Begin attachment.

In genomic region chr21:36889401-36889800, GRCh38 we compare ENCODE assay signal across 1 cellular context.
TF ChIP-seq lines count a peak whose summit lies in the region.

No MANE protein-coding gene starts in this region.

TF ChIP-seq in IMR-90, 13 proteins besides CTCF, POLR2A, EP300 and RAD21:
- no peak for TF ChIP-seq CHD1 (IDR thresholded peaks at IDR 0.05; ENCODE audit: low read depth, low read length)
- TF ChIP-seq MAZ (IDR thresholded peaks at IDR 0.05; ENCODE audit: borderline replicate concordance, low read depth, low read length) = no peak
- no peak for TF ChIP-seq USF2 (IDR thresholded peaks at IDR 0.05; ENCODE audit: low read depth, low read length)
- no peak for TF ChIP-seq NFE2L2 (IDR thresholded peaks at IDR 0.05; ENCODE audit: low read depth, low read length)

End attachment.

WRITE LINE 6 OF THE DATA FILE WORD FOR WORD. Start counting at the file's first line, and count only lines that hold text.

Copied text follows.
- TF ChIP-seq MAZ (IDR thresholded peaks at IDR 0.05; ENCODE audit: borderline replicate concordance, low read depth, low read length) = no peak